Broken Jaw (cont.)
IN THIS ARTICLE
Broken Jaw Risk Factors and Prevention
Because the most common causes of jaw fractures are the result of motor vehicle accidents and assaults, the best prevention is to drive carefully and choose your friends wisely. A more realistic step that can be taken is wearing protective devices in many types of sporting activities. In addition, those patients who have medical conditions that may lead to falls need to treat those conditions and follow individual recommendations to prevent falls.
Broken Jaw Prognosis (Outlook)
Depending on the nature and location of the fracture, the fracture may have to be fixed with surgery. Some fractures do not require surgery and are managed best with diet changes and pain control. Some people may need to be admitted to the hospital based on their injury.
Broken Jaw Complications
Although many patients with a jawbone fracture often have temporary problems of eating (chewing) and talking, these complications usually resolve over time (days to weeks) with no further complications with appropriate treatment. However, some patients may suffer more immediate complications of airway blocking, bleeding, and aspiration of food, blood, or fluid into the lungs that can be life-threatening. Some people may develop infections of the jaw or face, malocclusion (misaligned) teeth, or both, especially if the fracture is unstable and treatment is delayed or not appropriate. Poor healing of some fractures may lead to TMJ dislocation.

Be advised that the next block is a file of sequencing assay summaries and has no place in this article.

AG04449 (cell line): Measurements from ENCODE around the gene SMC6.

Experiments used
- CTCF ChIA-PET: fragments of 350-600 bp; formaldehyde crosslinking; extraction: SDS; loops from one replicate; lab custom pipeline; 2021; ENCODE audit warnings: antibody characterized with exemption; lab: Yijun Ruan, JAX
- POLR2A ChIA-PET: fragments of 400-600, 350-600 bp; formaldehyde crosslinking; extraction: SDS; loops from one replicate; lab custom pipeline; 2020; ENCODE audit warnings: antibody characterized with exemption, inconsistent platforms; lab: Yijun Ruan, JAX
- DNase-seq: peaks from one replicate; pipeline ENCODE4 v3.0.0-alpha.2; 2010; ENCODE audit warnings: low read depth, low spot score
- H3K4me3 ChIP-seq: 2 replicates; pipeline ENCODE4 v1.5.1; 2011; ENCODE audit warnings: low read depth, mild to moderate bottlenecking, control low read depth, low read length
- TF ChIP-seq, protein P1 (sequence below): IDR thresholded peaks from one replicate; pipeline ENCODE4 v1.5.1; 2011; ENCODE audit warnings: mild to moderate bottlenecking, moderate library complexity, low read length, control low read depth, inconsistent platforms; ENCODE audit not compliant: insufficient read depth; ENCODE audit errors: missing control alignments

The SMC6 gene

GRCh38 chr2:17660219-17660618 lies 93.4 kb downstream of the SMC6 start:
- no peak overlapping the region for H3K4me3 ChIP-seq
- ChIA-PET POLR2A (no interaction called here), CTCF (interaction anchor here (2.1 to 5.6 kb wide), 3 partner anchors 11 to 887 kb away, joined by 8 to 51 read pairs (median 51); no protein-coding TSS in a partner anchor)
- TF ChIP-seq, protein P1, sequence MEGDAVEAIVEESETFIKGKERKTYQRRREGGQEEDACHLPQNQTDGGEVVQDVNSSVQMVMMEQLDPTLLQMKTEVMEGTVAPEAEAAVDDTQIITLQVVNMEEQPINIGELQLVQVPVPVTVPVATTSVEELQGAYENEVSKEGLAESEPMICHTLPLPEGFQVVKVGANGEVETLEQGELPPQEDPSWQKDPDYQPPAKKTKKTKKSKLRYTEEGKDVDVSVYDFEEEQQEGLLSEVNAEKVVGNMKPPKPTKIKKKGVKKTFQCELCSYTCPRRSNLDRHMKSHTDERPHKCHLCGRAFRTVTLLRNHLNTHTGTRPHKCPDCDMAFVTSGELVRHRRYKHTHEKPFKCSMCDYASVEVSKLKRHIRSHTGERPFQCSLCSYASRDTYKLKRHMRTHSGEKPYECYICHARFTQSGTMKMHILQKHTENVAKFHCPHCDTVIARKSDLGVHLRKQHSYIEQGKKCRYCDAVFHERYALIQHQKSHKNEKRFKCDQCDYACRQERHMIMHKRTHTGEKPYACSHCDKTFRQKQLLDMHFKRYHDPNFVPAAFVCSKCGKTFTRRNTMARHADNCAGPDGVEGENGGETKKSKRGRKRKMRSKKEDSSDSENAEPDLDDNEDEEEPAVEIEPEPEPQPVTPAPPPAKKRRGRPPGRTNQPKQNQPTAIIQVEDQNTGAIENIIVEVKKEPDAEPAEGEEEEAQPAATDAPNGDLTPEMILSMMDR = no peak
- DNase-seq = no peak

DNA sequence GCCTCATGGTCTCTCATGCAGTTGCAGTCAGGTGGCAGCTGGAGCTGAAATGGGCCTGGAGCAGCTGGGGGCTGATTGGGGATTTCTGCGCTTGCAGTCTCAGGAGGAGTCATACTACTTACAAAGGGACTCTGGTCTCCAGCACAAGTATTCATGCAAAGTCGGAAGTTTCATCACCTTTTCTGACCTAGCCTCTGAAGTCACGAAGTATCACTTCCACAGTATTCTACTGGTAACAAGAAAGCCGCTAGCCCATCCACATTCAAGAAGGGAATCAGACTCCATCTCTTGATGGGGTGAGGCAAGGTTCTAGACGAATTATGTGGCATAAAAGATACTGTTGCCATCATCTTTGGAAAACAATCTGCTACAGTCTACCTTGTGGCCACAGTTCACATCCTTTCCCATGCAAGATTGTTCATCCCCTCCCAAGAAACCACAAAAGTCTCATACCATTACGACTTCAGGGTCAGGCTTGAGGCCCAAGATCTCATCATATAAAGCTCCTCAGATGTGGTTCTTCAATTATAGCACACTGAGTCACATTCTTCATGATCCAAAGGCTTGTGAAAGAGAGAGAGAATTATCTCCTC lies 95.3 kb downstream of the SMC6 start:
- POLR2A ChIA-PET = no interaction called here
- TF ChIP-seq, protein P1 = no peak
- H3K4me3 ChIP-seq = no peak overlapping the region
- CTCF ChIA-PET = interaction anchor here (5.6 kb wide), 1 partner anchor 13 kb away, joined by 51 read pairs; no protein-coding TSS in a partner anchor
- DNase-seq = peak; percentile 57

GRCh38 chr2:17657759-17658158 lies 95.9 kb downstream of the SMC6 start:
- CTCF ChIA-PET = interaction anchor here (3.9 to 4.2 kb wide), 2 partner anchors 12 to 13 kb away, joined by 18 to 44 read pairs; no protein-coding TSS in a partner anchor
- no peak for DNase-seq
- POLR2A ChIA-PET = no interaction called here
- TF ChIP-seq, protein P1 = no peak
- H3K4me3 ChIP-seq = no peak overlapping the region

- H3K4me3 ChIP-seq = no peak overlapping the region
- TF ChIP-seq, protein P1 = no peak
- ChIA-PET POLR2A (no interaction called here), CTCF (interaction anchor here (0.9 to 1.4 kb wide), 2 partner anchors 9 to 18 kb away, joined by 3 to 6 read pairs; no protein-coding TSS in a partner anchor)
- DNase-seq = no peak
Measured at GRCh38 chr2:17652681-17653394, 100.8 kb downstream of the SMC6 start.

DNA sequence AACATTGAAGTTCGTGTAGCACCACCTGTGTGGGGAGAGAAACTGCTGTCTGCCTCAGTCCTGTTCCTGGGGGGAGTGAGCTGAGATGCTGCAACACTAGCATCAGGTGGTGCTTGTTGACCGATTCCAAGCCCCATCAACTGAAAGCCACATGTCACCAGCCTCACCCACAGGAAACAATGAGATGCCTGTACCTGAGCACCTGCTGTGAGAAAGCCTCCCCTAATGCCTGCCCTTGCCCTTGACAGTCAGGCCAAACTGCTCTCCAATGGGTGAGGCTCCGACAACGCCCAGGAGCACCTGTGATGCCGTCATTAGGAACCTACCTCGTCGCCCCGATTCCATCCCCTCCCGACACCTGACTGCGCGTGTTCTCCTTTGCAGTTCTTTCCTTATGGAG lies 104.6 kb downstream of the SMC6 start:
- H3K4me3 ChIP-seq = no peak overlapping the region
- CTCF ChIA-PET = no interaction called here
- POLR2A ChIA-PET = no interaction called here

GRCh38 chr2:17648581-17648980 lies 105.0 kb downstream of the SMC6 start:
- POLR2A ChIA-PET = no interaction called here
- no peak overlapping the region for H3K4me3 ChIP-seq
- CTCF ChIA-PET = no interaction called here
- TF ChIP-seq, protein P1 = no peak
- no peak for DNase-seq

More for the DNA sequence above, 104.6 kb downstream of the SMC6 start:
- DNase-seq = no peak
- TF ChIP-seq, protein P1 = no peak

Broken Jaw Picture
Medically reviewed by Aimee V. HachigianGould, MD; American Board of Orthopaedic Surgery
Medically Reviewed by a Doctor on 3/1/2016
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